Additionally, the rule instructs arbiters to explain payment decisions, including the weight they gave to the median contracted rate. If an arbiter relies on additional information to decide the final payment amount, they should explain why they believe that information was not already reflected by the contracted rate.
Providers have complained that insurers were not submitting information needed to commence arbitration. The regulation states that if either a provider or insurer fails to submit qualified payment amounts or other disclosures in a timely manner, the mediator does not have to consider that information. Providers have 30 days after a denied claim to begin the process.
Insurers insist they are working to reduce patient costs. The new law shielded health insurance policyholders from an estimated 2 million surprise bills during the first two months of the year, according to a report from health insurance industry groups AHIP and the Blue Cross Blue Shield Association.
Some providers had chosen to maintain out-of-network status to generate income via balance billing. Patients are particularly susceptible when they cannot choose specific providers, such as in emergency departments, or when receiving care from ancillary providers such as radiologists, anesthesiologists or hospitalists at in-network facilities. Specialists who can bill out-of-network without warning charge significantly more relative to Medicare than other specialists, according to the Brookings Institution. From 2012 to 2017, emergency department and anesthesiology charges rose more quickly relative to Medicare than did prices other specialists charged, a Brookings Institution study found.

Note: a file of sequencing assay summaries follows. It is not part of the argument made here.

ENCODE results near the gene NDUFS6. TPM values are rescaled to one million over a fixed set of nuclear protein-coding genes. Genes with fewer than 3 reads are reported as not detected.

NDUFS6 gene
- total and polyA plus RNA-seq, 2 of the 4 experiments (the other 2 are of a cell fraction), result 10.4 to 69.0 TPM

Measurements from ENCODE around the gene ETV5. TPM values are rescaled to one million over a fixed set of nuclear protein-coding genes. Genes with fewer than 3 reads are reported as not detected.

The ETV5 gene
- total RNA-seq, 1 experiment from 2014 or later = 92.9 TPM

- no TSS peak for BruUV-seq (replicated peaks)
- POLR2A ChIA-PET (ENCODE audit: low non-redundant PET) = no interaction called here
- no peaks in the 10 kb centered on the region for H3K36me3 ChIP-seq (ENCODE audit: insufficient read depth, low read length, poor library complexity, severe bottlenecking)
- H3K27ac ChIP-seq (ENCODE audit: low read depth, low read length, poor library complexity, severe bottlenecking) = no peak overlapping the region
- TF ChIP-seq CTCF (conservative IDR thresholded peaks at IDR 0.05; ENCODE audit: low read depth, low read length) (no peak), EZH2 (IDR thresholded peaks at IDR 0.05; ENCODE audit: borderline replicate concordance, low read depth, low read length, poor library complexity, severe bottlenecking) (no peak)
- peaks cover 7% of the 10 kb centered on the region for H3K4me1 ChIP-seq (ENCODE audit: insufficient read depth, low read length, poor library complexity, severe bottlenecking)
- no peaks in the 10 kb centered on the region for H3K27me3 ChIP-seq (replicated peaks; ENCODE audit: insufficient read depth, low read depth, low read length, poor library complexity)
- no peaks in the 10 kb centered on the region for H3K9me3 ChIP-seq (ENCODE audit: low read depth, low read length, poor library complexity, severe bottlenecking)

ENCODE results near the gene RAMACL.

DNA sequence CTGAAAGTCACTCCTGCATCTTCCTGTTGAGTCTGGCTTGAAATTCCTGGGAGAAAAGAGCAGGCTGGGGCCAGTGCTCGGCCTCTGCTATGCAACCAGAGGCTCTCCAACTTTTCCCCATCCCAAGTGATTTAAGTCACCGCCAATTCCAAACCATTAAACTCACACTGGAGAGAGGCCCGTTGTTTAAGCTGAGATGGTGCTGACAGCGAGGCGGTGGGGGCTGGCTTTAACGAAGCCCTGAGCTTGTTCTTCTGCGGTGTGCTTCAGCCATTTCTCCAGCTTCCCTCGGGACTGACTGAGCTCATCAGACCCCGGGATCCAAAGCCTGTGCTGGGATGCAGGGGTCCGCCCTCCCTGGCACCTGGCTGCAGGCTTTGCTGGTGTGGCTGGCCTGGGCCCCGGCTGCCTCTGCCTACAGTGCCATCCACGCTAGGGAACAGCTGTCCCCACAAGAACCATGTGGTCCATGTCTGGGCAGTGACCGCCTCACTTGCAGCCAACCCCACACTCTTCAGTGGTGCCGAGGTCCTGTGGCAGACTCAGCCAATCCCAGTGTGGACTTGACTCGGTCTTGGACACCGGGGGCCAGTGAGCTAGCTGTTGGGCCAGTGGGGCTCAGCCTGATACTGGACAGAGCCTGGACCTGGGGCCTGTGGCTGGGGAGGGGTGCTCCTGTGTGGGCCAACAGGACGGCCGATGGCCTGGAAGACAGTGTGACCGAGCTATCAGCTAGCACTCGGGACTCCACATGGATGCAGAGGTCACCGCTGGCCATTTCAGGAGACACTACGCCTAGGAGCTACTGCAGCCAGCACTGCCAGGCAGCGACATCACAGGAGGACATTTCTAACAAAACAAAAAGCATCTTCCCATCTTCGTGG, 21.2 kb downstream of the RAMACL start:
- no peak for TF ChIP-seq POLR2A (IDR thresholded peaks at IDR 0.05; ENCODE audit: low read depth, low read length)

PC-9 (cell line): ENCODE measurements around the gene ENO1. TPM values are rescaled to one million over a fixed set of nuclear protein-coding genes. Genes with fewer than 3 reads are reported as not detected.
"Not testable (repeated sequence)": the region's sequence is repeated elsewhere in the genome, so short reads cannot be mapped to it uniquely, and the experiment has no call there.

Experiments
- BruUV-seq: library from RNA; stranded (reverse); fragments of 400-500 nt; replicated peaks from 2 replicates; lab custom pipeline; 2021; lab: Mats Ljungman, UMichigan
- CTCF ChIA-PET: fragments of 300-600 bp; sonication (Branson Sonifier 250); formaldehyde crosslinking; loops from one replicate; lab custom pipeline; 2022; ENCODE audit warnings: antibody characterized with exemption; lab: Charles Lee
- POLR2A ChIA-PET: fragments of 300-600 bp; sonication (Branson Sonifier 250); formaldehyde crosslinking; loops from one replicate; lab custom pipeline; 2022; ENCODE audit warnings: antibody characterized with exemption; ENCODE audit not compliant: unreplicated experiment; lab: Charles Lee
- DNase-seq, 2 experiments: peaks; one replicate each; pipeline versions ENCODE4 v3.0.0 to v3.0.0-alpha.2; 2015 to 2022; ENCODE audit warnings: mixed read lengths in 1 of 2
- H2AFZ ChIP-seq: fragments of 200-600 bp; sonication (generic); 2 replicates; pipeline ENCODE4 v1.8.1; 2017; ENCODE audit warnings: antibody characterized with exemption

Shifting from balance billing to rates negotiated via the No Surprises Act policy will reduce health insurance premiums by up to 1%, the Congressional Budget Office estimated in 2019.
CMS can fine providers up to $10,000 for billing a patient more than the amount established under the No Surprises Act process. Regulators also can assess penalties against health insurance companies that improperly calculate the qualifying payment amount. Federal authorities are responsible for auditing insurers’ median in-network rates to ensure they adhere to federal guidelines.
The final rule drops a proposed requirement that providers inform patients of providers’ responsibilities under the No Surprise Act, according to a guidance document that accompanied the final rule. Providers will still have to notify patients about the ban on balance billing in certain circumstances, about any applicable state laws and about how to contact state or federal agencies if they believe they have been inappropriately billed.
The guidance also underscores that emergency medical services apply to physical and behavioral healthcare.
Regulators plan to issue additional guidance for air ambulance providers on how a qualified payment amount should be calculated when transporting patients outside the U.S.